Disclosure Requirements for Consumer and Business Deposit Accounts, as recently republished by the Consumer Financial Protection Bureau

A variety of federal laws and regulations require banks and financial institutions to make certain disclosures to holders of deposit accounts. Many of these disclosures are designed for consumer protection and accordingly, are only required to be made to those "consumer" deposit accountholders who hold deposit accounts primarily for personal, family, or household purposes.

Title X of the Dodd-Frank Wall Street Reform and Consumer Protection Act ("Dodd-Frank Act") transferred the rulemaking authority for some of these consumer regulations from other federal regulators to the Consumer Financial Protection Bureau ("CFPB") on July 21, 2011. To reflect this change in authority, the CFPB has republished certain previously existing regulations to Title 12, Chapter X of the Code of Federal Regulations ("C.F.R."), effective December 30, 2011. (It is unclear when the older versions of these regulations will be removed from the CFPB’s predecessors’ sections of the C.F.R.) This recent republication included regulations requiring financial institutions to provide account disclosures, thus providing an excellent opportunity to review the newly republished regulations and take note of how disclosures required to be made to consumer deposit accountholders differ from those required to be made to business deposit accountholders.…

CFPB Releases Examination Manual

In October, the Consumer Financial Protection Bureau published its first supervision examination manual which will be of interest to bankers and other financial service executives.

On one level, the manual is fairly pedestrian and may contain little surprising in that most bankers have a fairly extensive appreciation of (and experience with) an examination process. And, of course, the Bureau has direct supervisory authority only over the roughly 100 large banks, thrifts, and credit unions that have assets more than $10 billion.

What should be interesting to many bankers, however, is the insight the Manual provides into the examination approach of the Bureau, an approach that will doubtlessly influence and inform the practices and procedures of all other financial institution regulators, large and small. Essentially, the Manual describes the Bureau’s process for risk assessment: first there will be the establishment of the inherent risk of a particular "product" line for consumers and then there will be an assessment of an entity’s set of quality controls to manage and mitigate the risks.…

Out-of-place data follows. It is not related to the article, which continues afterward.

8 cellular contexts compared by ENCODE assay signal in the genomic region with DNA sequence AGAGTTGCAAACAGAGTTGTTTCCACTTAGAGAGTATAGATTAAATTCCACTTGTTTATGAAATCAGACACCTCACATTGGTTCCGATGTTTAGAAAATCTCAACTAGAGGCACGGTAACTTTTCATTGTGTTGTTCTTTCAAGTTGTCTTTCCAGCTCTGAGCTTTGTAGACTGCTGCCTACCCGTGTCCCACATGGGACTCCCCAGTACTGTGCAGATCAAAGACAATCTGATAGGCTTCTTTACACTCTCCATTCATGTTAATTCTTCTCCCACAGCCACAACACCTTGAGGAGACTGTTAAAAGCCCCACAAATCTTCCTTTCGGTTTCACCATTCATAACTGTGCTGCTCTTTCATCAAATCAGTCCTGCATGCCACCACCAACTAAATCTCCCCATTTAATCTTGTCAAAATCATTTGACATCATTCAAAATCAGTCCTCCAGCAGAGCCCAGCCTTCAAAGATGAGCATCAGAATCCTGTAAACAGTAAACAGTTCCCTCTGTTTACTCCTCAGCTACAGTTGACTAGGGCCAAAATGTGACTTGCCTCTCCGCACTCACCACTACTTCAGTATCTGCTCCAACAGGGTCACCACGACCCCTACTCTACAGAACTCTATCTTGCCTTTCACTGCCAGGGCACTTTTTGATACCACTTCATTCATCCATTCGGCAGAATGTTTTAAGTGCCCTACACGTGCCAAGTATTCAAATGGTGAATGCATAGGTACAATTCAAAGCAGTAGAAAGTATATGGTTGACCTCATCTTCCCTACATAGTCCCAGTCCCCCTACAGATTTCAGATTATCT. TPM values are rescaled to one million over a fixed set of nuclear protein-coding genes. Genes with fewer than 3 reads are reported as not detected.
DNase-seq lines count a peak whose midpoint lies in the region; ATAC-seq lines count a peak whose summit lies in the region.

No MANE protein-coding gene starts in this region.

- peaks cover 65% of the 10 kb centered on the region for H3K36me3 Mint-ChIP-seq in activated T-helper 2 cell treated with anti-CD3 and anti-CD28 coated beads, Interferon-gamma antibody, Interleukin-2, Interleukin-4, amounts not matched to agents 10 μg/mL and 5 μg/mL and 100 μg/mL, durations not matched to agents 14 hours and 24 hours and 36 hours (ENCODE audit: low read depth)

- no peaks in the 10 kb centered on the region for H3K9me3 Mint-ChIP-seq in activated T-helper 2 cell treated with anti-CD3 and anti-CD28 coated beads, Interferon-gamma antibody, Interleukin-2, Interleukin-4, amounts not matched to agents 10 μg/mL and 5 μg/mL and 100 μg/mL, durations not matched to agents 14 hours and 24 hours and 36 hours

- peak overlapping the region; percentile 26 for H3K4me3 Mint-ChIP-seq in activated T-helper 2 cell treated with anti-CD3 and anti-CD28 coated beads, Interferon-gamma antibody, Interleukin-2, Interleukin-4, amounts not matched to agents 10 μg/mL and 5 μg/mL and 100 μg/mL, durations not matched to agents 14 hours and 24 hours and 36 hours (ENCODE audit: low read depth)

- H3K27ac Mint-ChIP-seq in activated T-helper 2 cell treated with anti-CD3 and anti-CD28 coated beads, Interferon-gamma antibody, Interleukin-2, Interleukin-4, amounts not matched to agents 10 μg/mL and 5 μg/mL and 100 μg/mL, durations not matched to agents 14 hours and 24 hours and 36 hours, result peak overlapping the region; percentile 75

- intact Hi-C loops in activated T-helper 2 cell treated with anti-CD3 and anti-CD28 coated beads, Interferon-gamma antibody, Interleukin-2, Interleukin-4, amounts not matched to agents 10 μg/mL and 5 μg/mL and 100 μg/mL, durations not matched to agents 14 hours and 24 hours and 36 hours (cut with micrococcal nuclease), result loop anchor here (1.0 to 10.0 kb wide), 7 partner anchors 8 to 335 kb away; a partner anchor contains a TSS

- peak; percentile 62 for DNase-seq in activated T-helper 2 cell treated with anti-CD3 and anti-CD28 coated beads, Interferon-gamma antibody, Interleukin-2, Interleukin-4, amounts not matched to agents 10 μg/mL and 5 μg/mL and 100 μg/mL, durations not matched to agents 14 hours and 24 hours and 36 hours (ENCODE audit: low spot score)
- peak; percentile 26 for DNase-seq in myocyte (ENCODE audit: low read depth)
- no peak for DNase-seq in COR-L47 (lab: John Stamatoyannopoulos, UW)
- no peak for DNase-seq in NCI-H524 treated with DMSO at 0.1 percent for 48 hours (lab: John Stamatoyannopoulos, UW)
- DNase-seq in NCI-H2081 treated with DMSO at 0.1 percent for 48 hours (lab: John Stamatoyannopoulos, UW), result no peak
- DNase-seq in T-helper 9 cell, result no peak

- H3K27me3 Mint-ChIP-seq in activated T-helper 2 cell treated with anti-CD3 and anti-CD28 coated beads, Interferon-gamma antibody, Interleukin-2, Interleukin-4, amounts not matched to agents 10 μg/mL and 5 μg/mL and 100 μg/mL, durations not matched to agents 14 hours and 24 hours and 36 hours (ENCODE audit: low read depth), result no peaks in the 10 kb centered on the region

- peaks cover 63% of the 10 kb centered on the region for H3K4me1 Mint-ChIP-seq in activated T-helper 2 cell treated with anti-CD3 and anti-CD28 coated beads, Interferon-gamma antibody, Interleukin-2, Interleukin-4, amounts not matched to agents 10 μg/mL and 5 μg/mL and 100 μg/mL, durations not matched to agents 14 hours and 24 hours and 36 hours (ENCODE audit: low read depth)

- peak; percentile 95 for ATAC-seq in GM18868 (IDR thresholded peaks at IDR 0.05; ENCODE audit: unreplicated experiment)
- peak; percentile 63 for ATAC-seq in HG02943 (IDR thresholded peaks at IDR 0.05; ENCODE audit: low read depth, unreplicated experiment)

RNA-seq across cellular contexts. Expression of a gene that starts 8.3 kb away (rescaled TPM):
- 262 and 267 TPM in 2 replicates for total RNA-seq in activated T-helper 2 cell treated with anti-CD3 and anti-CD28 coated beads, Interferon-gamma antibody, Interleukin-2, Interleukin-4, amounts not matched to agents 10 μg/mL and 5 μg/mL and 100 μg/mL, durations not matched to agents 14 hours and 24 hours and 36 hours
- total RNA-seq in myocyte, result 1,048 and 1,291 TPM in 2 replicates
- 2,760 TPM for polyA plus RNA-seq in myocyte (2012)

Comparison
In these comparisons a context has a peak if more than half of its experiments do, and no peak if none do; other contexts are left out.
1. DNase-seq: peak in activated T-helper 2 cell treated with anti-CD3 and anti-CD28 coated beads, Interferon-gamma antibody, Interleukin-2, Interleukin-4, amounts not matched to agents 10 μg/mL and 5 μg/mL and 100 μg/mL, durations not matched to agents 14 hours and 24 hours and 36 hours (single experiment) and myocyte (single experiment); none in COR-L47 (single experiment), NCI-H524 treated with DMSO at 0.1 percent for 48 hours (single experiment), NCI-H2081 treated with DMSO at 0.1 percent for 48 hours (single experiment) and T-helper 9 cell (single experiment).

SUPREME COURT UPHOLDS ARBITRATION CLAUSES THAT DO NOT PERMIT CLASS ARBITRATION

The United States Supreme Court held yesterday that the Federal Arbitration Act preempted California state contract law which courts had applied to find arbitration agreements invalid if they did not permit class arbitration. The Supreme Court’s decision appears to clear the way for consumer contracts to require the individual arbitration of disputes and prohibit consumers’ use of class action in litigation or arbitration. Some commentators are even saying the decision “could spell the death-knell of consumer class actions.” 

In AT&T Mobility LLC v. Concepcion, the Concepcions brought an action in federal court alleging that AT&T had engaged in false advertising and fraud by charging sales tax on mobile phones it advertised as free. Their action was later consolidated with a putative class action. AT&T tried to compel arbitration because the Concepcions had entered into a contract that contained an arbitration clause. Both the District Court and the Ninth Circuit Court of Appeals denied AT&T’s motion to compel arbitration. The lower courts relied on the California Supreme Court’s decision in Discover Bank v. Superior Court to invalidate the arbitration clause in the contract as “unconscionable” under state law because the provision did not allow for class action arbitration. The Ninth Circuit rejected the argument that …

Consumer Privacy After Dodd-Frank: What Bankers Need to Know

Bankers and other financial product and service providers should expect to provide their consumer customers with far greater access to information than ever before.

The financial reform law adopted last year, known as the Dodd-Frank Wall Street Reform and Consumer Protection Act, established a new financial regulatory agency known as the Consumer Financial Protection Bureau. Under Dodd-Frank, the CFPB has the authority to promulgate regulations governing the credit agency reporting practices of financial institutions, including community banks. Also, under Dodd-Frank, banks must make available to each consumer all information regarding a financial product or service such consumer has purchased, including transaction history, cost, and usage information. All of this must be made available in an electronic, usable format, which will be prescribed and overseen by the CFPB.

The CFPB will now have authority to promulgate rules related to privacy and data security under the Fair Credit Reporting Act, the Gramm-Leach-Bliley Act, the Right to Financial Privacy Act and the Financial Privacy Act. Under Dodd-Frank, the CFPB is authorized to promulgate rules “identifying as unlawful, unfair, deceptive, or abusive acts or practices in connection with any transaction with a consumer for a consumer financial product or service.” The portion of CFPB …